The world of mathematics is much diversified with the two common and simplest sequences to work with being the arithmetic and geographic sequences. The arithmetic sequence simply entails adding or subtracting the same value to the term therefore coming up with a new one (Russell, 2011, p. 1). This number that is either added or subtracted is referred to as the common difference. A geometric sequence on the other hand involves multiplying or dividing the term with the same value. Subsequently, the number used in the division or multiplication is termed as common ratio. Below are some problems on arithmetic and geometric sequences.
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A person hired a firm to build a CB radio tower. The firm charges $100 for labor for the first 10 feet. After that, the cost of the labor for each succeeding 10 feet is $25 more than the preceding 10 feet. That is, the next 10 feet will cost $125, the next 10 feet will cost $150, etc. How much will it cost to build a 90-foot tower?
This is an arithmetic sequence whereby $25 is being added to every term up to the 90th feet.
- 10th ft. = $ 100
- 20th ft. = $ 125
- 30th ft. = $ 150
- 40th ft. = $175
- 50th ft. = $ 200
- 60th ft. = $ 225
- 70th ft. = $ 250
- 80th ft. = $ 275
- 90th ft. = $ 300
- Total cost = $ 1800
A person deposited $500 in a savings account that pays 5% annual interest that is compounded yearly. At the end of 10 years, how much money will be in the savings account?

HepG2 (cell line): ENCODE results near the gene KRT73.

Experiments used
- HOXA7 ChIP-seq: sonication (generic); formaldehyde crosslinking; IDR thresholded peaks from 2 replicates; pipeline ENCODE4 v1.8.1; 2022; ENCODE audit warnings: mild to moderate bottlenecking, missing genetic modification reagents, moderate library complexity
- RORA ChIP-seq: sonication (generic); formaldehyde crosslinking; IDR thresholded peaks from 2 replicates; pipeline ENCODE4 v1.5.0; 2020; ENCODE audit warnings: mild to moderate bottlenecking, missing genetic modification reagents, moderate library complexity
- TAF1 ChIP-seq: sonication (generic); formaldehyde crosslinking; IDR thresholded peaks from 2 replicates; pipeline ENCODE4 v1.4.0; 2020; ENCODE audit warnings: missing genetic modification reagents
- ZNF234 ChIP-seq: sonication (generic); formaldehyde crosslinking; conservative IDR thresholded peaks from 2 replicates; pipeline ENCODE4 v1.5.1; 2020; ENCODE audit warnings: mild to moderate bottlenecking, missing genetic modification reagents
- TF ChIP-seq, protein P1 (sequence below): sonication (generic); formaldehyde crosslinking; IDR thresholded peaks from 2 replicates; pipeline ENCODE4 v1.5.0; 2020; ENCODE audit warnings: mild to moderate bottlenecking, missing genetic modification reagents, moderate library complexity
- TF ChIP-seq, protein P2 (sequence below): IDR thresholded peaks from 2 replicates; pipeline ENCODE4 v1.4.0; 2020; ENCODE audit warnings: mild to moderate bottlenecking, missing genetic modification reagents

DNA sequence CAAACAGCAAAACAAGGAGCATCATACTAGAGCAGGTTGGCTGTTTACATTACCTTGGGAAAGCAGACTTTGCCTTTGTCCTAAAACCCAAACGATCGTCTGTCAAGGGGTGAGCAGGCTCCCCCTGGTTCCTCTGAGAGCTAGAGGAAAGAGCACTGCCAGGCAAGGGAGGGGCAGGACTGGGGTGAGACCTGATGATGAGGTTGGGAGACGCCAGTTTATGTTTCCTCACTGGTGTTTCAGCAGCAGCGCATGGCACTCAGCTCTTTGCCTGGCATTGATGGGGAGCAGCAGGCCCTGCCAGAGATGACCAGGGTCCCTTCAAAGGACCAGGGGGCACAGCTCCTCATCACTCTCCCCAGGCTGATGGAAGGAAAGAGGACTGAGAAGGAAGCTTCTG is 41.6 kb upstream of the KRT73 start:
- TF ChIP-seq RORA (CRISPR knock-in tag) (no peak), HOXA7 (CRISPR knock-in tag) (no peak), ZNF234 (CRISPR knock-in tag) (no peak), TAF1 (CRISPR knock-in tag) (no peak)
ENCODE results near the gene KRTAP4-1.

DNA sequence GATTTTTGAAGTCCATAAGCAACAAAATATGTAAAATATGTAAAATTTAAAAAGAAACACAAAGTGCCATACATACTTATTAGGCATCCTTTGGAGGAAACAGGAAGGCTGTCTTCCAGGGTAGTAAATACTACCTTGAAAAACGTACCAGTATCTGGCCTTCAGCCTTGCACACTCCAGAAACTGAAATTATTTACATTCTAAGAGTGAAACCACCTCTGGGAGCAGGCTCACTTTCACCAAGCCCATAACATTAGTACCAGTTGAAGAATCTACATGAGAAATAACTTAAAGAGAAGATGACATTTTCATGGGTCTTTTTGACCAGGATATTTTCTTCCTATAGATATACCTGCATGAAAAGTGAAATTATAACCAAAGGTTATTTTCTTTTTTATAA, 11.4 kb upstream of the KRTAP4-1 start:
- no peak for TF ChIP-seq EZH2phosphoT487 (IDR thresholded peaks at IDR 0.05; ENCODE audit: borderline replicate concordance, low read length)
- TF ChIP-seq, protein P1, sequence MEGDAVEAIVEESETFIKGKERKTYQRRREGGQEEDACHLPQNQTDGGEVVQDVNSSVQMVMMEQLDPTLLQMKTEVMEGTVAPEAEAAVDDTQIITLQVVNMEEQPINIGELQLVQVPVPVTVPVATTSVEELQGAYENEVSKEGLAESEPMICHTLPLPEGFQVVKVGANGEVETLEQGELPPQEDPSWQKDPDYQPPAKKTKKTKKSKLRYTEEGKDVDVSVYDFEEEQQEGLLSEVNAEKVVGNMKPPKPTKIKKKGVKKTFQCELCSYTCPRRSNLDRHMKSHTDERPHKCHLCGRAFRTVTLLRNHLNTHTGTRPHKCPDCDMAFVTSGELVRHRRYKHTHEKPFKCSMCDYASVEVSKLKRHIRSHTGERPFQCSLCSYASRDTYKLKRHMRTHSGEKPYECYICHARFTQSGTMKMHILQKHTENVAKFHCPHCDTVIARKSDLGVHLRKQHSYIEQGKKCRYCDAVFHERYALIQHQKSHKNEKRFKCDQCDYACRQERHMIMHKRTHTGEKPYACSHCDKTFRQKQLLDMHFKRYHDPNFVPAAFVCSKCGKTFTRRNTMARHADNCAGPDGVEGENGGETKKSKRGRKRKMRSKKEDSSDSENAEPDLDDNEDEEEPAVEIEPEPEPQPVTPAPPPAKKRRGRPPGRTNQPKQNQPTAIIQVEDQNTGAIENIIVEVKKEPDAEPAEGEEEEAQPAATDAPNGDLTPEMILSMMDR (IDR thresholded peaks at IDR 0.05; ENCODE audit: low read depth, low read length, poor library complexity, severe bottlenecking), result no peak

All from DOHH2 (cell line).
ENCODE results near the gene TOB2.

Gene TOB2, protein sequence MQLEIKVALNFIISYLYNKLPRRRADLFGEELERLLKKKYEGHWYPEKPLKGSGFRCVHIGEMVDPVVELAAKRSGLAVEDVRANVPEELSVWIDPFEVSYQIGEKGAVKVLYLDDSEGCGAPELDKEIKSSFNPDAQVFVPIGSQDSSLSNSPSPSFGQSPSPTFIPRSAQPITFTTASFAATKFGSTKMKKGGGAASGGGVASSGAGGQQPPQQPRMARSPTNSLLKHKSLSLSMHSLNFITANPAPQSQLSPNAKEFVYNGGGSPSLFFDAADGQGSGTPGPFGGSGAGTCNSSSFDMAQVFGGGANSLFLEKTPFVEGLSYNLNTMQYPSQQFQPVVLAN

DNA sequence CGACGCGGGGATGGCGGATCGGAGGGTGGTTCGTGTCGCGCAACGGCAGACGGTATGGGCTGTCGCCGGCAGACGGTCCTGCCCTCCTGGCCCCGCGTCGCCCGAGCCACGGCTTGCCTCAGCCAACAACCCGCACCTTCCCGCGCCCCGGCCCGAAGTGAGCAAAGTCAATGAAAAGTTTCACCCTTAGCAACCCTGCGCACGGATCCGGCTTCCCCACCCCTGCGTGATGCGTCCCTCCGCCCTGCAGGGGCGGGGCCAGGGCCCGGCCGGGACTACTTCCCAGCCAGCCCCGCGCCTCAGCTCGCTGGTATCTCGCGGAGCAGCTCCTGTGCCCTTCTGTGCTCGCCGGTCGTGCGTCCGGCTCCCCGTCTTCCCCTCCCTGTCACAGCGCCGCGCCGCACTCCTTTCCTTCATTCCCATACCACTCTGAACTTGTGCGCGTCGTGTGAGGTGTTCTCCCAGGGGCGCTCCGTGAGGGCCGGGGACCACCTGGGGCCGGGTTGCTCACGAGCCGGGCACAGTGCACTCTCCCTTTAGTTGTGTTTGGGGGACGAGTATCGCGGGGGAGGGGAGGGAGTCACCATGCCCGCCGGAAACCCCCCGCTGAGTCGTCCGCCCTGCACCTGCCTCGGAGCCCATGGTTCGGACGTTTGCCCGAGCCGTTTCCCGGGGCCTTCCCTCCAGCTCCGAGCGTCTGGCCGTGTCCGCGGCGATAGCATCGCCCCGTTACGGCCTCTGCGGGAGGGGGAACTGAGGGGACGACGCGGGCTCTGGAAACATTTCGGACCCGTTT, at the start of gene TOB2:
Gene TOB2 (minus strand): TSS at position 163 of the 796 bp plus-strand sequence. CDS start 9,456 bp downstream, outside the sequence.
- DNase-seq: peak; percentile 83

This is a geometric sequence as the money deposited increases at a certain common ratio. The total sum accumulated after the 10 years will thus be calculated as follows (Bluman, 2005, p. 87);
A = P (1 + r)n
- A= This is the total money accumulated after n years.
- P= It is the initial amount of money deposited into the account.
- r= Is the annual interest as a decimal.
- n= Is the number of years the money is invested in the bank.
A = P (1 + r)n
- = 500(1 + (5/100)10
- = 500(1+0.05)10
- = 500(1.05)10
- =500x 1.63
- = $ 814.45
The interest will therefore be the accumulated funds less the initial deposit. That is; ($814.45- $500) = $314.45.
From the above computations, it can be clearly seen that both arithmetic and geometric sequences are applicable in real-life situations. For instance, the first example of the construction industry shows how it is important to have basic knowledge in arithmetic sequences (Russell, 2011, p. 1). This is because without such information, workers will be oppressed in terms of their payment dues. As for the case of the compound interest, it helps the investor to know how much to expect after a certain duration of time (Bluman, 2005, p. 102).
The knowledge of this information is of great essentiality as it is applicable in a number of day to day activities. Some of the common places and situations applicable include in the pension computation, insurance compensation, and financial securities such as share computation just to mention but a few.
Bluman, A. G. (2005). Mathematics in our world (1st ed. Ashford University Custom). United States: McGraw-Hill.
Russell, D. (2011). Arithmetic and Geometric Sequences. Web.